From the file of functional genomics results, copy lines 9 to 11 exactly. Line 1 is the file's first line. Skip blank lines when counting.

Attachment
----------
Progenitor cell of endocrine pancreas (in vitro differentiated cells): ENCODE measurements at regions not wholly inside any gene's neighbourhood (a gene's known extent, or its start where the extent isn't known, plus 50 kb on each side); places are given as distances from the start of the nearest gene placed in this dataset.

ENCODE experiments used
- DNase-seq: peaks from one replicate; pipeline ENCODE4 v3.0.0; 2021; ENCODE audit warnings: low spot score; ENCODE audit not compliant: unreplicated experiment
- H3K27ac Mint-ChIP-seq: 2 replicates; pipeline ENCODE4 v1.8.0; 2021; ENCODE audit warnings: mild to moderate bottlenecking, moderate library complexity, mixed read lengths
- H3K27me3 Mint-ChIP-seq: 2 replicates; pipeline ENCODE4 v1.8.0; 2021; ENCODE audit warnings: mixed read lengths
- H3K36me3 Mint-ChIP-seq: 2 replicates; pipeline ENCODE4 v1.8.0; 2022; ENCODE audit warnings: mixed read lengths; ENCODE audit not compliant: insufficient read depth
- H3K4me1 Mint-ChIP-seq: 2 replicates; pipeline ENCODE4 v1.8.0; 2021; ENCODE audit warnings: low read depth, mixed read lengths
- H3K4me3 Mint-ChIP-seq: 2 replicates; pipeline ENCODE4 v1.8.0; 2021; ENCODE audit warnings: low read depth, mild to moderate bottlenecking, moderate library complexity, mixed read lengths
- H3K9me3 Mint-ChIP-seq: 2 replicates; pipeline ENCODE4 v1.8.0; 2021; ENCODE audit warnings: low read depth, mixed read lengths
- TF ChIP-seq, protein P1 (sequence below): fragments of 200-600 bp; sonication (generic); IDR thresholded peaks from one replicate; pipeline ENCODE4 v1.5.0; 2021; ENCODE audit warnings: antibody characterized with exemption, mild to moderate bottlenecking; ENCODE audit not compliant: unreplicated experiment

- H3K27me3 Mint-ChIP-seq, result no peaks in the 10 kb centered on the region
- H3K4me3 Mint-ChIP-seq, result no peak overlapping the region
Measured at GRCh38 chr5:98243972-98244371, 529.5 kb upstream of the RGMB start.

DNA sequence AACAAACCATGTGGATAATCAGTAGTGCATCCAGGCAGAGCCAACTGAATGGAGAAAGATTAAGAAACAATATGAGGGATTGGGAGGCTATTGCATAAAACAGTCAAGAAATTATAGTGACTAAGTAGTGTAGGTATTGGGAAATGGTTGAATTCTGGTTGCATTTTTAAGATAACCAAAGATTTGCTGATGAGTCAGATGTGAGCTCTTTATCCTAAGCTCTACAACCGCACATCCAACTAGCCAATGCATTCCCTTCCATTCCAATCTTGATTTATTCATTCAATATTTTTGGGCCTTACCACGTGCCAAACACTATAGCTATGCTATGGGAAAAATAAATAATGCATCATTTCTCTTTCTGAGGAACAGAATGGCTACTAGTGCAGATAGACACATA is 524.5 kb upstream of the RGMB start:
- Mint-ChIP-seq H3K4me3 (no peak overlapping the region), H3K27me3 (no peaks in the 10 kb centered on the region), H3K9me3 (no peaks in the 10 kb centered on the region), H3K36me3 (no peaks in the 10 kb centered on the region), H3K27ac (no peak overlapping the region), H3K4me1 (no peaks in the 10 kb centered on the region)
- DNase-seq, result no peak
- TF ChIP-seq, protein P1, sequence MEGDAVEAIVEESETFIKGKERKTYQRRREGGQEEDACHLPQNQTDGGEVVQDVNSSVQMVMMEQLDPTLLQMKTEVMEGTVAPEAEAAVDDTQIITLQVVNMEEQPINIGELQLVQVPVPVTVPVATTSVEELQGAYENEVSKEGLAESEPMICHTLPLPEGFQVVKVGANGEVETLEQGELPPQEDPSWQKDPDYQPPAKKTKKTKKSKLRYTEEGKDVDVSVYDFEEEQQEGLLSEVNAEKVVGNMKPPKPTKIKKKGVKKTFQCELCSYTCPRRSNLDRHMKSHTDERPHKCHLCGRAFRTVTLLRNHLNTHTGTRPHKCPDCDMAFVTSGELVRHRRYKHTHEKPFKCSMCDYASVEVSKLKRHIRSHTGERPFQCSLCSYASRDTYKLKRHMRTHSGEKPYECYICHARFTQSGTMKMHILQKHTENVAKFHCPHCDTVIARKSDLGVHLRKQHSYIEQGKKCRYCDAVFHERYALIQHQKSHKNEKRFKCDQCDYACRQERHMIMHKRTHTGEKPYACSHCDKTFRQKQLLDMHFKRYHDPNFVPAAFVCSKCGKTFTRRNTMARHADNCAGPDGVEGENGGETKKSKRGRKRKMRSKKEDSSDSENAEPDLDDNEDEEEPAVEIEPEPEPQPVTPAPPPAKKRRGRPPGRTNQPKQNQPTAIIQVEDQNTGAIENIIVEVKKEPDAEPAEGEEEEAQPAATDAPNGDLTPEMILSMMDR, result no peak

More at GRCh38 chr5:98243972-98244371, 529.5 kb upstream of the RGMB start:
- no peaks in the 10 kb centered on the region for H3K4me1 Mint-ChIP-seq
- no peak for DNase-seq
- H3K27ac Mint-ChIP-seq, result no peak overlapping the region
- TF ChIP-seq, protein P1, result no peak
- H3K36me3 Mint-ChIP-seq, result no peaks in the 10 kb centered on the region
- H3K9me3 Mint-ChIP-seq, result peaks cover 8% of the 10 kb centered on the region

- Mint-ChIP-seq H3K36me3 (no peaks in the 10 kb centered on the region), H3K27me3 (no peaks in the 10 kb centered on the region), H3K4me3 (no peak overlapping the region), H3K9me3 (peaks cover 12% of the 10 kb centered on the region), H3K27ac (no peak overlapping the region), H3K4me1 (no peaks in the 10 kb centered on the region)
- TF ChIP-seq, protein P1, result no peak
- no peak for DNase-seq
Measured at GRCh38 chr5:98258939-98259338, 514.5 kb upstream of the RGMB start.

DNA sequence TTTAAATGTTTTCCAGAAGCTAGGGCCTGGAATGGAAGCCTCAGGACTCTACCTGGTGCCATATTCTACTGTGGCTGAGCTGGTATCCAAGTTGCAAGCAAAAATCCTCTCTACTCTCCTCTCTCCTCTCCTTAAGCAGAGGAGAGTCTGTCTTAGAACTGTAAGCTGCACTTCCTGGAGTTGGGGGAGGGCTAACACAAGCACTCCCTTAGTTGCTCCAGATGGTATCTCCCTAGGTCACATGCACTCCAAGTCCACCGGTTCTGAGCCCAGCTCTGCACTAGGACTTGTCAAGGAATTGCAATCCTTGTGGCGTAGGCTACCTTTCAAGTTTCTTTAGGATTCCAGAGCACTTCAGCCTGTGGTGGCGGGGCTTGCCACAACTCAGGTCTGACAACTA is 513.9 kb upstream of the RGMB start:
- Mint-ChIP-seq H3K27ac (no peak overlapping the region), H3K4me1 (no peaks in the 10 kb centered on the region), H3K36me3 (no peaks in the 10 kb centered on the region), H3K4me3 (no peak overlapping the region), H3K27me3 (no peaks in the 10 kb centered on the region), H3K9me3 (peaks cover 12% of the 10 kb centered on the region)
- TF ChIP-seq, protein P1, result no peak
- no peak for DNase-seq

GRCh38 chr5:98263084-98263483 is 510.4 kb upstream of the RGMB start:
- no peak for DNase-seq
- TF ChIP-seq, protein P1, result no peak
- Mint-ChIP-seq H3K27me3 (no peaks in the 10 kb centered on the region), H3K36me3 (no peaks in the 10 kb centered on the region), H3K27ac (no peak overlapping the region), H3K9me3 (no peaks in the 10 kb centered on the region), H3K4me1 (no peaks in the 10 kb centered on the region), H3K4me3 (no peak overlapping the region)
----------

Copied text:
- H3K9me3 Mint-ChIP-seq: 2 replicates; pipeline ENCODE4 v1.8.0; 2021; ENCODE audit warnings: low read depth, mixed read lengths
- TF ChIP-seq, protein P1 (sequence below): fragments of 200-600 bp; sonication (generic); IDR thresholded peaks from one replicate; pipeline ENCODE4 v1.5.0; 2021; ENCODE audit warnings: antibody characterized with exemption, mild to moderate bottlenecking; ENCODE audit not compliant: unreplicated experiment

- H3K27me3 Mint-ChIP-seq, result no peaks in the 10 kb centered on the region